C: Scotty Robertson

D: Herb Brown

THIS WEEK IN PISTONS HISTORY

BOSTON - 1985: Kelly Tripucka #7 of the Detroit Pistons drives against the Boston Celtics during a game played in 1985 at the Boston Garden in Boston, Massachusetts. NOTE TO USER: User expressly acknowledges and agrees that, by downloading and or using this photograph, User is consenting to the terms and conditions of the Getty Images License Agreement. Mandatory Copyright Notice: Copyright 1985 NBAE (Photo by Dick Raphael/NBAE via Getty Images)

On Jan. 19, 1986 Kelly Tripucka hit a corner 3-point shot with two seconds left to propel the Pistons to a 118-115 win over the Los Angeles Lakers in a CBS network nationally televised game at a time before ESPN and cable TV brought the NBA into America’s homes routinely. It was a significant time in Pistons franchise history as it was the second game since Hall of Fame coach Chuck Daly started a rookie named Joe Dumars alongside Isiah Thomas in the backcourt. Dumars had started a November game with Thomas sidelined, but moved to the starting lineup over John Long in a Jan. 17 win over Denver and stayed there. In the win over the Lakers, both Thomas (18 points, 10 assists) and Dumars (18 points, 11 assists) recorded double-doubles to lead seven players in double figures for the Pistons. Kareem Abdul-Jabbar scored 38 points for the Lakers while Magic Johnson had 10 points and 18 assists. The win boosted the Pistons to 17-19 and they would finish the season 46-36 before losing to Atlanta 3-1 in a first-round playoff series. The 1986 draft then produced John Salley and Dennis Rodman and the Bad Boys as they came to be known were nearly complete.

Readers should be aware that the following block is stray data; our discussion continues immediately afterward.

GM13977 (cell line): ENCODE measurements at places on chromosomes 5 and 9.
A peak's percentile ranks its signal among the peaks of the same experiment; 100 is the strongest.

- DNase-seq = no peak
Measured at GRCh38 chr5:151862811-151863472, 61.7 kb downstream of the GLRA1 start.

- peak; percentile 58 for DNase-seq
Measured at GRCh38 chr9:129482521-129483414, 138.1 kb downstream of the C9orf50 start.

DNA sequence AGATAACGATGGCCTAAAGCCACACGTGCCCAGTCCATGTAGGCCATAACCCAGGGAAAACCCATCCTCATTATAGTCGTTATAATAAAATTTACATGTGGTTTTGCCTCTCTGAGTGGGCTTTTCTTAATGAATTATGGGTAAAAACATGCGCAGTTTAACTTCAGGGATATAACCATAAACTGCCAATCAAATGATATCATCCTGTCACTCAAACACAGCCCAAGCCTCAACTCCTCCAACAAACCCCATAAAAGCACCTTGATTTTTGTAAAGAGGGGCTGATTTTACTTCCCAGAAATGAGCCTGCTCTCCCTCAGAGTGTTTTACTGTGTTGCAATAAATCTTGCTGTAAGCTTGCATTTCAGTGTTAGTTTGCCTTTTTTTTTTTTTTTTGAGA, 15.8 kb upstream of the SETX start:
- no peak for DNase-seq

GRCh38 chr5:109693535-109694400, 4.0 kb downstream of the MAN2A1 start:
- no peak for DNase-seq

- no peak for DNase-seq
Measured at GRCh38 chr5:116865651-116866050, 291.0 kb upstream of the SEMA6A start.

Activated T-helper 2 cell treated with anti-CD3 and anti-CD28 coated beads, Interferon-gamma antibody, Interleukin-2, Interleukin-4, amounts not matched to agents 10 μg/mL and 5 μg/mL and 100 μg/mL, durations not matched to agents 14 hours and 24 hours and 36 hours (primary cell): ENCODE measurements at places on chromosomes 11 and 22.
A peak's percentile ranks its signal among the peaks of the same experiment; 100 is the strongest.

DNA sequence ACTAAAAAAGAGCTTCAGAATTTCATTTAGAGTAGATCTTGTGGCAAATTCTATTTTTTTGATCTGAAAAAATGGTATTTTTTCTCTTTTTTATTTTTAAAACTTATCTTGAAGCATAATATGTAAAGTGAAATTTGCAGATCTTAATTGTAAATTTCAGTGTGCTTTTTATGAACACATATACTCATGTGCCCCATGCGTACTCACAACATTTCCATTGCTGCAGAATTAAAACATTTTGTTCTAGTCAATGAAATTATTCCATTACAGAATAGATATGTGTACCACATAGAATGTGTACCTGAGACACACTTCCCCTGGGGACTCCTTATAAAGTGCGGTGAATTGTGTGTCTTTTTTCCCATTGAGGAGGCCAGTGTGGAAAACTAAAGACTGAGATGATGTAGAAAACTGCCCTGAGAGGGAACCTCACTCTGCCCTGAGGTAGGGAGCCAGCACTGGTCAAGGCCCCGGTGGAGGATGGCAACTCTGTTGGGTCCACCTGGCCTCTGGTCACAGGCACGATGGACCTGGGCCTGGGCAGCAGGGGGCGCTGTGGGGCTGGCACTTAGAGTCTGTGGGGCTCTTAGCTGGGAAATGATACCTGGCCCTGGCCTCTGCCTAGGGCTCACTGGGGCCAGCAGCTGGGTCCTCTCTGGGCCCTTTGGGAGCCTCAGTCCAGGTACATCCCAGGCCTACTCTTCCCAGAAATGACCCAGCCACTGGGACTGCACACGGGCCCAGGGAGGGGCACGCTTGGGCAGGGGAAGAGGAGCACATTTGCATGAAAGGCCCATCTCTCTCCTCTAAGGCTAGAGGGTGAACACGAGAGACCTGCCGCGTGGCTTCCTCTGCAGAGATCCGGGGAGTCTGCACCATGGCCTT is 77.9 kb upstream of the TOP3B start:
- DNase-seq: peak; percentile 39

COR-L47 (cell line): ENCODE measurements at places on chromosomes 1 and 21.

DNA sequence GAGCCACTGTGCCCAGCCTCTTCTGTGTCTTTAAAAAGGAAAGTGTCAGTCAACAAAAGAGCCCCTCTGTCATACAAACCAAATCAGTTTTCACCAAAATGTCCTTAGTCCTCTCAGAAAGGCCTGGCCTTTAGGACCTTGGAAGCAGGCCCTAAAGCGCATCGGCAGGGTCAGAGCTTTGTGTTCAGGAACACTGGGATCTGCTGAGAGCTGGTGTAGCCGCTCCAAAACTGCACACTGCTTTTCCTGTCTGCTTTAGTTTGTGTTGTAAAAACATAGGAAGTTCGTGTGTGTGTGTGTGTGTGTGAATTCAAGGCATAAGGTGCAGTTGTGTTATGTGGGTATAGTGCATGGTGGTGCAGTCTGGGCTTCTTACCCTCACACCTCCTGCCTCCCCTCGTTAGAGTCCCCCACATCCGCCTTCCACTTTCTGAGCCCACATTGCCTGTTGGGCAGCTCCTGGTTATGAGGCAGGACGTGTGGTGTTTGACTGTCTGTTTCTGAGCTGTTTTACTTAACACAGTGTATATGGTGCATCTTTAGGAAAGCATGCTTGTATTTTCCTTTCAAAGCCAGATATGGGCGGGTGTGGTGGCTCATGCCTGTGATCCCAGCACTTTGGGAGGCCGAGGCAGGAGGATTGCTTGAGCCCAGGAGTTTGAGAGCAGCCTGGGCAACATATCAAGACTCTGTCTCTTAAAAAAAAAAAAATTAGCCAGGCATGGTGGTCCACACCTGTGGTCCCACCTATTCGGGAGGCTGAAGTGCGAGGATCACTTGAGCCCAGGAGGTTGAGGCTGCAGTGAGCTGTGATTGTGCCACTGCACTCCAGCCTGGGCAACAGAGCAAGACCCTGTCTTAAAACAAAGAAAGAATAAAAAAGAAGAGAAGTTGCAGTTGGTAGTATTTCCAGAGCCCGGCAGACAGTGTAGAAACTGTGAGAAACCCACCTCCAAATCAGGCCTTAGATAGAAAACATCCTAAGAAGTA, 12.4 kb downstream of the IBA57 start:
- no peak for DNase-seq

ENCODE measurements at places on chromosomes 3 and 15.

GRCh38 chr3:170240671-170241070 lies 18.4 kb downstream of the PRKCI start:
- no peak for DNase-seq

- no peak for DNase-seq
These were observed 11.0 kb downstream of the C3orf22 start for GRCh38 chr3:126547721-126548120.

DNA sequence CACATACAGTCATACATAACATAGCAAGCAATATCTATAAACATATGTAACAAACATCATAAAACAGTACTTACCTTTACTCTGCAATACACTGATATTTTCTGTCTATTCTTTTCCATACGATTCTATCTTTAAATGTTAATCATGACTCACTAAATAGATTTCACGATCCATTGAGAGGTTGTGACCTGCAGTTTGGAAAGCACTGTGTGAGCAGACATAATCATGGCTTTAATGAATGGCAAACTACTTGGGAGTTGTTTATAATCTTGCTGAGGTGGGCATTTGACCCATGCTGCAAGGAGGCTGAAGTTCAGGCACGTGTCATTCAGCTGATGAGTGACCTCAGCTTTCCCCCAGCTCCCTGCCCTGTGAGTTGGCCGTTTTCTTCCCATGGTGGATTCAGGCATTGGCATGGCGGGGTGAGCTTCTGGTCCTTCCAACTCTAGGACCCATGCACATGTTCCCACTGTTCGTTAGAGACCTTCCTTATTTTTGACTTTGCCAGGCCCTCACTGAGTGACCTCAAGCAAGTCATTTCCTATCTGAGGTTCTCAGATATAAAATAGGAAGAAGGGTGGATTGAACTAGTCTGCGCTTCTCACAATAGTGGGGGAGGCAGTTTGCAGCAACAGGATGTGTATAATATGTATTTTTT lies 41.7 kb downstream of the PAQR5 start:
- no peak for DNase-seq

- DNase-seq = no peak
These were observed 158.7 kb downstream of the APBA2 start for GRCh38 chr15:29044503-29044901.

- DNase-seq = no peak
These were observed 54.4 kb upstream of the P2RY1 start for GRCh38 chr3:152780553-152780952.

DID YOU SEE THIS?

The Pistons scored 47 points in the first quarter of what became a 131-110 loss to Sacramento last week, their most points in any quarter since they scored 47 in the fourth quarter of a 122-105 win over Chicago on Nov. 6, 1985 in a game played at the Pontiac Silverdome. Isiah Thomas led the Pistons that night with 23 points and 16 assists while Kelly Tripucka and John Long added 22 points apiece. The Pistons trailed 87-75 entering the fourth quarter before trouncing the Bulls 47-18 in the fourth. Orlando Woolridge, who would later play for the Pistons, led all scorers that night with 37 points.

THE WEEK AHEAD

  • WEDNESDAY – The Pistons host the Minnesota Timberwolves in the first meeting of the two this season. The Timberwolves are battling for the No. 1 seed in the Western Conference and count as one of the best surprise stories of the NBA season to date after finishing 42-40, battling through the play-in tournament and losing to eventual champion Denver in the first round of the playoffs last season. Anthony Edwards, in his fourth season, has emerged as Minnesota’s central figure, averaging 26.0 points, 5.4 rebounds and 4.9 assists while shooting 38.5 percent from the 3-pont arc. Karl-Anthony Towns (21.7 points, 8.9 rebounds) and Rudy Gobert (13.1 points, 12.3 rebounds, 2.1 blocks) are a formidable 1-2 interior force. The Timberwolves will come to Little Caesars Arena off a big win over the red-hot Los Angeles Clippers behind 33 points from Edwards on Sunday.